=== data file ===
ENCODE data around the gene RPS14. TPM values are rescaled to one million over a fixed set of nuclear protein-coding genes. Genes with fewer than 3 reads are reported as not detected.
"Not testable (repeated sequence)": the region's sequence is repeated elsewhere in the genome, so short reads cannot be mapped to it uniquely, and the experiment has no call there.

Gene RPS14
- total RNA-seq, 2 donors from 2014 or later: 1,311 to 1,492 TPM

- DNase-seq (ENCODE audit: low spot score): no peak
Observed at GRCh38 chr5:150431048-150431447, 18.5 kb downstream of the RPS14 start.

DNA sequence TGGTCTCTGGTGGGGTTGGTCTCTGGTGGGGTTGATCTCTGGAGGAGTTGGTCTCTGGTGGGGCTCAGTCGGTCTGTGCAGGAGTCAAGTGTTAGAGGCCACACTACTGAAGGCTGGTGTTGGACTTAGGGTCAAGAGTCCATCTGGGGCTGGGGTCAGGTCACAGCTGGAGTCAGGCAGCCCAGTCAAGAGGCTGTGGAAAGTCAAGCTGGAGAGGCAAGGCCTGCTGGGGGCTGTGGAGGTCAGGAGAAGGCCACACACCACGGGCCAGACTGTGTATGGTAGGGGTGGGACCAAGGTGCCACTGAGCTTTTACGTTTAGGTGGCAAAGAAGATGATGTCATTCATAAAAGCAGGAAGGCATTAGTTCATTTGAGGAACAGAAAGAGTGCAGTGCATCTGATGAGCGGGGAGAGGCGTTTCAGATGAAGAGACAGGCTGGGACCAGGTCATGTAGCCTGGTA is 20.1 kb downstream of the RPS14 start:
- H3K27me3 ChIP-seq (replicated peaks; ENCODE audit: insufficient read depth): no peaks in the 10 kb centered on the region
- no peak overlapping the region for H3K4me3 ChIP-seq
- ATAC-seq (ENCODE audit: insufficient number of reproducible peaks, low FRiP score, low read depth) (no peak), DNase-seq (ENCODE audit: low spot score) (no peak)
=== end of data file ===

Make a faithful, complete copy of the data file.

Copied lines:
ENCODE data around the gene RPS14. TPM values are rescaled to one million over a fixed set of nuclear protein-coding genes. Genes with fewer than 3 reads are reported as not detected.
"Not testable (repeated sequence)": the region's sequence is repeated elsewhere in the genome, so short reads cannot be mapped to it uniquely, and the experiment has no call there.

Gene RPS14
- total RNA-seq, 2 donors from 2014 or later: 1,311 to 1,492 TPM

- DNase-seq (ENCODE audit: low spot score): no peak
Observed at GRCh38 chr5:150431048-150431447, 18.5 kb downstream of the RPS14 start.

DNA sequence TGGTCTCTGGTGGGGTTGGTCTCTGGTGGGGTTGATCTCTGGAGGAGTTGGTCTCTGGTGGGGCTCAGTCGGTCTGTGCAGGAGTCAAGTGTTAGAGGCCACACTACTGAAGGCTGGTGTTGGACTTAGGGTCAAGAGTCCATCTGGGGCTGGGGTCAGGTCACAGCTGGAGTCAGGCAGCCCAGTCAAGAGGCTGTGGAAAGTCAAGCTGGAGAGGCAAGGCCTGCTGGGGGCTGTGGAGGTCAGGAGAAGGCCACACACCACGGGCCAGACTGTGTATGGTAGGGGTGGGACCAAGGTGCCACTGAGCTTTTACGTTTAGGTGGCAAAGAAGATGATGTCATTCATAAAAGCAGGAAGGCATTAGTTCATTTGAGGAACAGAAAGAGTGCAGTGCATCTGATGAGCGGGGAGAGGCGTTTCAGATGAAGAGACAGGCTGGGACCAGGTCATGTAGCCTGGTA is 20.1 kb downstream of the RPS14 start:
- H3K27me3 ChIP-seq (replicated peaks; ENCODE audit: insufficient read depth): no peaks in the 10 kb centered on the region
- no peak overlapping the region for H3K4me3 ChIP-seq
- ATAC-seq (ENCODE audit: insufficient number of reproducible peaks, low FRiP score, low read depth) (no peak), DNase-seq (ENCODE audit: low spot score) (no peak)